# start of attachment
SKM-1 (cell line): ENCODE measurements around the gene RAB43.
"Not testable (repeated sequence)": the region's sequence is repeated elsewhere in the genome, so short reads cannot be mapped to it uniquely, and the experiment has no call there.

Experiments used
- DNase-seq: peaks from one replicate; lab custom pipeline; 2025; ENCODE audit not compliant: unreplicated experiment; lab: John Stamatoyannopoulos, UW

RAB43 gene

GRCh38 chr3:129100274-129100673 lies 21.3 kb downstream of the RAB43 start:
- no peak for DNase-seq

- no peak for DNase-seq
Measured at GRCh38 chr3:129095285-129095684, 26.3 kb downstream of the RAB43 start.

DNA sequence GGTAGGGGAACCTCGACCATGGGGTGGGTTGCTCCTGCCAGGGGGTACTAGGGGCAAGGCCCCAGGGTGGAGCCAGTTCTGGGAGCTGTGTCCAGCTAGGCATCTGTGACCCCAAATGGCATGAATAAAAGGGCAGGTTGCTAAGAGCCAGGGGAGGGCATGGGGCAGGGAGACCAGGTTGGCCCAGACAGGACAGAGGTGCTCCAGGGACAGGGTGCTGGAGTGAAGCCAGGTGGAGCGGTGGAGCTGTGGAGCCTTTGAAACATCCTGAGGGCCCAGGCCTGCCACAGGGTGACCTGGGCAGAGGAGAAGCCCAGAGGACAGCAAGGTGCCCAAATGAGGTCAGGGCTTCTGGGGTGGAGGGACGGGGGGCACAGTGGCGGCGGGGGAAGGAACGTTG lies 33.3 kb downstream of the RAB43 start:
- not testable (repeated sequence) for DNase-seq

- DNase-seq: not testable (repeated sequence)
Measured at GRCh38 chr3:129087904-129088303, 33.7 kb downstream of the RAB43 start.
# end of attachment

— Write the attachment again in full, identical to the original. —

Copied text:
SKM-1 (cell line): ENCODE measurements around the gene RAB43.
"Not testable (repeated sequence)": the region's sequence is repeated elsewhere in the genome, so short reads cannot be mapped to it uniquely, and the experiment has no call there.

Experiments used
- DNase-seq: peaks from one replicate; lab custom pipeline; 2025; ENCODE audit not compliant: unreplicated experiment; lab: John Stamatoyannopoulos, UW

RAB43 gene

GRCh38 chr3:129100274-129100673 lies 21.3 kb downstream of the RAB43 start:
- no peak for DNase-seq

- no peak for DNase-seq
Measured at GRCh38 chr3:129095285-129095684, 26.3 kb downstream of the RAB43 start.

DNA sequence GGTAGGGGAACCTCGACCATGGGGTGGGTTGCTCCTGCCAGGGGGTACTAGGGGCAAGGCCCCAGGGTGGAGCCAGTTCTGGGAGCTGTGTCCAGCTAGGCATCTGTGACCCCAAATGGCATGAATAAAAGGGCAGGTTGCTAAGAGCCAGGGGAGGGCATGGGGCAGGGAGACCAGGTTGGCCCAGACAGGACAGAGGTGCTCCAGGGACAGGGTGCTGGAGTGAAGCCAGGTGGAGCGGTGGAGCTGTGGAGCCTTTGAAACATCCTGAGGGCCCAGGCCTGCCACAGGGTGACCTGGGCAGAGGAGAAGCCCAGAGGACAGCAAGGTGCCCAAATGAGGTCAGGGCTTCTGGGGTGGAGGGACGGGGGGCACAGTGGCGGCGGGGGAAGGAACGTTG lies 33.3 kb downstream of the RAB43 start:
- not testable (repeated sequence) for DNase-seq

- DNase-seq: not testable (repeated sequence)
Measured at GRCh38 chr3:129087904-129088303, 33.7 kb downstream of the RAB43 start.